Symmetry Boosts Spin's Lifetime
Electron spins can assume one of two values — up or down — and this property is already used to store data in computer hard disks and magnetic memories. In the future, more advanced "spintronic" devices could exploit both the spin and charge of the electron to create a wider range of digital devices that are faster are more energy efficient than conventional silicon chips.
However, such devices would rely on electrons maintaining their spin as they travel around a circuit. This has proven difficult because each time such an electron scatters from a defect or lattice vibration in a metal or semiconductor there is a small chance that its spin could flip direction. This occurs because a change in the motion of the electron affects the direction of its spin thanks to an effect called spin-orbit (SO) coupling.
In most materials electrons experience many collisions and this flipping occurs randomly and very rapidly. This can be minimized by using defect–free materials kept at very low temperatures — but this is not really possible in practical devices.
Now Jake Koralek of the Lawrence Berkeley National Lab; David Awschalom of the University of California Santa Barbara; and colleagues have tackled the problem by working out a way to tune the SO interaction in a tiny gallium arsenide structure called a quantum well (Nature 458 610).
The team focussed on two aspects of how spatial symmetries within a semiconductor affect SO coupling — the Dresselhaus and Rashba effects. The former is related to the "inversion asymmetry" that occurs in gallium arsenide crystals and was adjusted by changing the width of the quantum well. The Rashba effect is caused by the application of an electric field to the quantum well and the team controlled this by adding impurities (dopants) to certain regions of the quantum well.
"We tuned the Rashba and Dresselhaus terms to be equal", explained Koralek. This meant that the resultant SO interaction has a much higher spatial symmetry than in a typical semiconductor or metal. Although individual spins are still affected by spin-orbit coupling, they are able to rotate in unison in a long-lasting collective state called a "persistent spin helix" (PSH).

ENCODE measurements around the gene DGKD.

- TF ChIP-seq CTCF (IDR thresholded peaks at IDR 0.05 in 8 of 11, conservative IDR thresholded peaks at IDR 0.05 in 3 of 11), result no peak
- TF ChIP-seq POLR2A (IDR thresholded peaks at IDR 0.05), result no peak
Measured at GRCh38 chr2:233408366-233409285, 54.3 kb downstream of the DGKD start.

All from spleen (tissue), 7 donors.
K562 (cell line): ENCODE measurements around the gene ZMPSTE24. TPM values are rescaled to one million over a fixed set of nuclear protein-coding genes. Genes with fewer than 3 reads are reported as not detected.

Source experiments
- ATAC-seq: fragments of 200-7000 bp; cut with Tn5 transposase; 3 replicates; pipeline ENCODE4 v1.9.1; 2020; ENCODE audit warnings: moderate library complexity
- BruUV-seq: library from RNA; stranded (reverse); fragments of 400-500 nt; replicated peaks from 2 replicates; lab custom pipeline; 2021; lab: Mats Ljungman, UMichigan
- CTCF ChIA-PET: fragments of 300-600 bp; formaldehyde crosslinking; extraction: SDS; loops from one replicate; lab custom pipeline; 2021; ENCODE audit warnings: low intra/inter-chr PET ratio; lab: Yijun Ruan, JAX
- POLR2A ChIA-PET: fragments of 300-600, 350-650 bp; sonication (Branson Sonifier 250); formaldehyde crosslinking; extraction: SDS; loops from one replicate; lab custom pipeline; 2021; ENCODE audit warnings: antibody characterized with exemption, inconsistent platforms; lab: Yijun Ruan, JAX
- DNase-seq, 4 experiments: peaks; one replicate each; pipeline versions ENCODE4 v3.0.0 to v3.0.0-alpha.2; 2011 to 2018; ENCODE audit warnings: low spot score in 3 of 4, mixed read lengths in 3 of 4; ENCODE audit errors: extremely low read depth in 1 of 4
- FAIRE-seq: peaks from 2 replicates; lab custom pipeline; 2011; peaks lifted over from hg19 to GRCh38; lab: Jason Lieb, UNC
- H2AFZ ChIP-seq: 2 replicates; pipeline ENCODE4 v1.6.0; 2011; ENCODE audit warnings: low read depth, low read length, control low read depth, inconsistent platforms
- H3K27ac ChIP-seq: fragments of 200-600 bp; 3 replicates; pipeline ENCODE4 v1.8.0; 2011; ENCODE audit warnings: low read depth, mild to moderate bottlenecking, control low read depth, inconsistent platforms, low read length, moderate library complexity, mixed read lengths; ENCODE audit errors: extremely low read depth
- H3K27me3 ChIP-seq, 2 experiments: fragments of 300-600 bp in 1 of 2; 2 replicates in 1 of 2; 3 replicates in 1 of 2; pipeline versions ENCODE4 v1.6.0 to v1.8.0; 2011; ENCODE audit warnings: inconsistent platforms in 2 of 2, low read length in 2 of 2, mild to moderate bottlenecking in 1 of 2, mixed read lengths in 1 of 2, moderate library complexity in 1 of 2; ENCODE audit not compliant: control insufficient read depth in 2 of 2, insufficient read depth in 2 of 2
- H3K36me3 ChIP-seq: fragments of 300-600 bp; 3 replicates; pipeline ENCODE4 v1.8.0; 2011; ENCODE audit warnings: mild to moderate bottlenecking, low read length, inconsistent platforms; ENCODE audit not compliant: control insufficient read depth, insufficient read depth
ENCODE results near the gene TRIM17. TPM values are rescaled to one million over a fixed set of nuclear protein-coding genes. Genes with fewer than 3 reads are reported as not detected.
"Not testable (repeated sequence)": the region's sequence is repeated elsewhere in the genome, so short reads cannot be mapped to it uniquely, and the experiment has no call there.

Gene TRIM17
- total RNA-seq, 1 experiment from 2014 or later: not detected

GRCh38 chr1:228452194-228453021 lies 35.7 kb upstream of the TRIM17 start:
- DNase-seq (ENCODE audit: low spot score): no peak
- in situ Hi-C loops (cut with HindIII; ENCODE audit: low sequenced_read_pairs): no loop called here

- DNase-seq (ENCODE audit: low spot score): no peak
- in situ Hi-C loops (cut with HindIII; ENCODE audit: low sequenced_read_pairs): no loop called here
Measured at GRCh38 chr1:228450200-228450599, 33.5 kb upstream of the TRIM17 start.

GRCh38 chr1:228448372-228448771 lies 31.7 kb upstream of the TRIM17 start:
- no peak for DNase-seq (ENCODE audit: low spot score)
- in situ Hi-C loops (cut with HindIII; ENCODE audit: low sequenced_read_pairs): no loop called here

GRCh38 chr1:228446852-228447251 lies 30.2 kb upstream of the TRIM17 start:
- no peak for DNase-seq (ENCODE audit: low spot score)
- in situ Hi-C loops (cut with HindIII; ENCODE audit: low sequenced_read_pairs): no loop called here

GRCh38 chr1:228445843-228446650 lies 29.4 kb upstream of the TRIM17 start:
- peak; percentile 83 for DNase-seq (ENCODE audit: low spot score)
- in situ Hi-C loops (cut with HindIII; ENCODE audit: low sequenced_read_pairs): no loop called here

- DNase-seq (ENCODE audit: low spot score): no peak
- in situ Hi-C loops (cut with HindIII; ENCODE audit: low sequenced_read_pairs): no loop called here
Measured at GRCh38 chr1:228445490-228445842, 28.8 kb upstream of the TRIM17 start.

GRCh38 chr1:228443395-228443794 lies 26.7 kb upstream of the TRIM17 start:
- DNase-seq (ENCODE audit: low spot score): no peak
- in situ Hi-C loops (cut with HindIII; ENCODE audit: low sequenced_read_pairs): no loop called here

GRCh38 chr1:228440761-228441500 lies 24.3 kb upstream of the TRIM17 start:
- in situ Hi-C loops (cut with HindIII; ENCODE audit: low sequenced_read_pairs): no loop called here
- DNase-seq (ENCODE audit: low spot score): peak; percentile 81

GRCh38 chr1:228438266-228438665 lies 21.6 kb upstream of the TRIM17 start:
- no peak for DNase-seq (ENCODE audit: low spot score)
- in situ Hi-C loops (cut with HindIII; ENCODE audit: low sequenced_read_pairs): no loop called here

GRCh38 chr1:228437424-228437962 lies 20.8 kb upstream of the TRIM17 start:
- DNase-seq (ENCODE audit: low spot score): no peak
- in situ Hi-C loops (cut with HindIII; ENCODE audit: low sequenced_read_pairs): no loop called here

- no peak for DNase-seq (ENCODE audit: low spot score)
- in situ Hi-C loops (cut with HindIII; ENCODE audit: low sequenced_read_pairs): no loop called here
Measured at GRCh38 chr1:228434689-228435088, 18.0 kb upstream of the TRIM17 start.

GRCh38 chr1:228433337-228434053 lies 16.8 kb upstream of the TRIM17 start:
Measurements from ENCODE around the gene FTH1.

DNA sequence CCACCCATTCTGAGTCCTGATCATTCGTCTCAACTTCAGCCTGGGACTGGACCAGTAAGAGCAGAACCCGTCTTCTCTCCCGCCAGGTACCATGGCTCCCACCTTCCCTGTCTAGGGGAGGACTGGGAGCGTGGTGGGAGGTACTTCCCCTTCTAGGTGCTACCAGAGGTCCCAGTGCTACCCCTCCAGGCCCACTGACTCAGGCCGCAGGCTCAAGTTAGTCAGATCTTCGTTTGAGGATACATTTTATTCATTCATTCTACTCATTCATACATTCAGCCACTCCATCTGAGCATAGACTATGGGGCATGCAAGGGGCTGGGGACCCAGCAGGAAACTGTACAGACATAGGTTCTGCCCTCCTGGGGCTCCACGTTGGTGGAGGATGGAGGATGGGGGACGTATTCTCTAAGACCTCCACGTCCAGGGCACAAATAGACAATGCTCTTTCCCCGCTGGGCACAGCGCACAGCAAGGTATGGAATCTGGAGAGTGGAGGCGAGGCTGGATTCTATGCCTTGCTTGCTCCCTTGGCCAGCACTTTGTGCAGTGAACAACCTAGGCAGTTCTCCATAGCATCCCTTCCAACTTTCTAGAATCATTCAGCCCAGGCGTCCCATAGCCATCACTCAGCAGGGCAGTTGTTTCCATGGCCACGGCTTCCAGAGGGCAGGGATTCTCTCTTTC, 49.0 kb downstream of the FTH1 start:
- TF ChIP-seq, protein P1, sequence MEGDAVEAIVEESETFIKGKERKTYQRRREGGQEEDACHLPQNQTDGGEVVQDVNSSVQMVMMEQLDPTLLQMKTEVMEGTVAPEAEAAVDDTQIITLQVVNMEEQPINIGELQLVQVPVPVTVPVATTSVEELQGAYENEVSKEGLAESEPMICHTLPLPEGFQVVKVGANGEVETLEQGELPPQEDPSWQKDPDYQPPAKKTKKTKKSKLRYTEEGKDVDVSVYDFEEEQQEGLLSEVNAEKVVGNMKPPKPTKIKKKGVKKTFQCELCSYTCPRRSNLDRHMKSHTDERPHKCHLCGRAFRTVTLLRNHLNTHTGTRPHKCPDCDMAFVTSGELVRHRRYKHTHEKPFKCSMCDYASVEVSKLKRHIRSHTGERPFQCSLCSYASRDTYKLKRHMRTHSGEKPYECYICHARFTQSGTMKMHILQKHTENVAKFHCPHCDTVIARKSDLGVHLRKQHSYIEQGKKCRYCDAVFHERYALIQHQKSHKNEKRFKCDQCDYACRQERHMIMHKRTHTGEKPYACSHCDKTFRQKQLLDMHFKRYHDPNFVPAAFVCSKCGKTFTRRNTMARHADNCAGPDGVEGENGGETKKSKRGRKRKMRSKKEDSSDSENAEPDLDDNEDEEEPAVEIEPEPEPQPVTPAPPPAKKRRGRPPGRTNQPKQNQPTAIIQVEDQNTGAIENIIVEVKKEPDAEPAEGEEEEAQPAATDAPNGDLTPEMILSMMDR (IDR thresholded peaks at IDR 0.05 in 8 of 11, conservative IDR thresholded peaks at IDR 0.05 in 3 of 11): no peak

By using a laser technique called transient spin-grating spectroscopy, the team measured how long a PSH persisted in the quantum well. Two "pump" laser pulses are fired at the quantum well where the resulting interference pattern of light creates alternating stripes of spin up and spin down electrons — called a spin-grating. The wavelength of the spin-grating can be adjusted by simply changing the angle between the two pump pulses.
The amplitude and wavelength of the spin–grating are then measured by firing a third "probe" laser pulse at the sample and observing the resulting diffraction pattern. By varying the time between the pump and probe pulses, the team were able to measure how long the spin-grating endured.
They found that when the wavelength of the spin-grating matched the expected wavelength of the persistent spin helix, the spin-grating endured for hundreds of picoseconds — compared to just a few picoseconds when the wavelengths did not match.
This 100-times improvement was seen at the relatively low temperature of 5 K and the team found that it dropped off rapidly as the temperature increased to room temperature. This strong temperature dependence was not expected and could mean that the technique is not appropriate for use in practical spintronic devices.
Although a few hundred picoseconds doesn't sound like a long time, Awschalom told physicsworld.com that such “spin engineered" materials could someday be used in devices that perform large numbers of spin operations on electrons before their spins decayed.
Koralek added that the Rashba interaction can also be controlled by applying a voltage to the quantum well — and this could lead to a spin transistor that could turn a spin current on and off.